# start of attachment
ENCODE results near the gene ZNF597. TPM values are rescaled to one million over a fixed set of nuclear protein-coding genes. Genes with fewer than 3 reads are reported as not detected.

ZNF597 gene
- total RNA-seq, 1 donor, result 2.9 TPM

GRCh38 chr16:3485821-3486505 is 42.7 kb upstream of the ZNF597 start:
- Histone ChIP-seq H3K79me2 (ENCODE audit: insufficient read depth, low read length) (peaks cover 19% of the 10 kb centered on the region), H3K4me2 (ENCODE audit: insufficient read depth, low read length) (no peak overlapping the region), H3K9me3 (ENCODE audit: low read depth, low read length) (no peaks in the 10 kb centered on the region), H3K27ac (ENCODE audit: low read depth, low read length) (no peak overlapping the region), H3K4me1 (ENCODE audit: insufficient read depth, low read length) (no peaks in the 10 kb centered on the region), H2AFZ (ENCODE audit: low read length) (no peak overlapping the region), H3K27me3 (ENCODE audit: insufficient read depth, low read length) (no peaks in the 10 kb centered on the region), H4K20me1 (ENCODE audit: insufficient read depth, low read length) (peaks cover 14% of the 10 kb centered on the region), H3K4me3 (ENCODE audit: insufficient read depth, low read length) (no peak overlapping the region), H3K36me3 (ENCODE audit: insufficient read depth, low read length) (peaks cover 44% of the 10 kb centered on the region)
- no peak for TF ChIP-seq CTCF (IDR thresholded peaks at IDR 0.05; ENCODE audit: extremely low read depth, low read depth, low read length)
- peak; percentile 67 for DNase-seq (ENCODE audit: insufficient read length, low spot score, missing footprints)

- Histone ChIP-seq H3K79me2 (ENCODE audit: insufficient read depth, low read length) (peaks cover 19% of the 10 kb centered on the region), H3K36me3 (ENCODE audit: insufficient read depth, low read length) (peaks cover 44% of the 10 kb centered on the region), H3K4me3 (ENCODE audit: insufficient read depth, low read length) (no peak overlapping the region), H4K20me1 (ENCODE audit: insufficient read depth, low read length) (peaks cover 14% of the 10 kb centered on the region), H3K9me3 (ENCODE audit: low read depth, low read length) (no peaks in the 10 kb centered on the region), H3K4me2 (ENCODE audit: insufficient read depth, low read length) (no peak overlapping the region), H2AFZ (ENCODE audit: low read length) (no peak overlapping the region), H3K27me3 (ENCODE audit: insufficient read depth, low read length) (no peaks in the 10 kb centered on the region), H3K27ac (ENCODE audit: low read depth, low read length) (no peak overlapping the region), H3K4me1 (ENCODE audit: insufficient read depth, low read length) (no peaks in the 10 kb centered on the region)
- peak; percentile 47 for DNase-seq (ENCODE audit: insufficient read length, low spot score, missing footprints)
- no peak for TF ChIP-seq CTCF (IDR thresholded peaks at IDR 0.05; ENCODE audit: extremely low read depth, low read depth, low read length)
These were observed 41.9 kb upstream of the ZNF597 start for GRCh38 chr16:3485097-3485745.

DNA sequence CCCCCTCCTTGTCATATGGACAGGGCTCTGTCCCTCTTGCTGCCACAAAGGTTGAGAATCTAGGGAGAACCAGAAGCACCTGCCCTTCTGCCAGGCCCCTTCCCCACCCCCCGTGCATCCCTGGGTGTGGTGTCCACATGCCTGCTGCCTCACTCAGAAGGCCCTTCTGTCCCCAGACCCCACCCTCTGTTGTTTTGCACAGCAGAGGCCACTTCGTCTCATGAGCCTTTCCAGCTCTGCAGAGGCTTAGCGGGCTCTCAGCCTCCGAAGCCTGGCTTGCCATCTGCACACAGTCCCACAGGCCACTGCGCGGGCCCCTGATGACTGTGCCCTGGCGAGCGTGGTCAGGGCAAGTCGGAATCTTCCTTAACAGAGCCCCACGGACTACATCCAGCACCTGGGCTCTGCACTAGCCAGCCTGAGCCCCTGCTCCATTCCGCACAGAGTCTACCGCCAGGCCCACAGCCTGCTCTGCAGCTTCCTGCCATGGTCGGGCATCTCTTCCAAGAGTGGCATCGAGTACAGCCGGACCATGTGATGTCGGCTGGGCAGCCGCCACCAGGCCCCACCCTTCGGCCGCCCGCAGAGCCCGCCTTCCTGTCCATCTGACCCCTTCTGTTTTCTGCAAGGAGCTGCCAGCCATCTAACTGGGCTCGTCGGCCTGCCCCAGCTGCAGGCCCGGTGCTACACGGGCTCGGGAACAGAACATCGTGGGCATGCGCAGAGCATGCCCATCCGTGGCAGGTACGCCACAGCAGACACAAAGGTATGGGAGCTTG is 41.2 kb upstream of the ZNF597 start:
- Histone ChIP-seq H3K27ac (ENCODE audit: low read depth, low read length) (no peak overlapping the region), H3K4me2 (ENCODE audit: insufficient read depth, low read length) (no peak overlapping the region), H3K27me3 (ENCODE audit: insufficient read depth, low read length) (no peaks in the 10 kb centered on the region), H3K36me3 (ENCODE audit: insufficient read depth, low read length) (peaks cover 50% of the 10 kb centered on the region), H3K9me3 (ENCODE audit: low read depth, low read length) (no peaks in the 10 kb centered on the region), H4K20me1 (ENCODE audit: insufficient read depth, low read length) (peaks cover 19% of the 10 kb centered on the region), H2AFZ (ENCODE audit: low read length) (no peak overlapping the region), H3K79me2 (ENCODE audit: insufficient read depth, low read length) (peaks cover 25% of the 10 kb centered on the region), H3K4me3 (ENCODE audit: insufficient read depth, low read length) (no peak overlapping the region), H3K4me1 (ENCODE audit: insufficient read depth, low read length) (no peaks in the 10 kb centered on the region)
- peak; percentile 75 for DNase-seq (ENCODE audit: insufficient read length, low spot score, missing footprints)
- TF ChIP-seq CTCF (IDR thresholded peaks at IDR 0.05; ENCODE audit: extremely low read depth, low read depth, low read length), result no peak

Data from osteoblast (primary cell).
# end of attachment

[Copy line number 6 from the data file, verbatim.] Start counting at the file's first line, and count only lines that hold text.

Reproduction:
- no peak for TF ChIP-seq CTCF (IDR thresholded peaks at IDR 0.05; ENCODE audit: extremely low read depth, low read depth, low read length)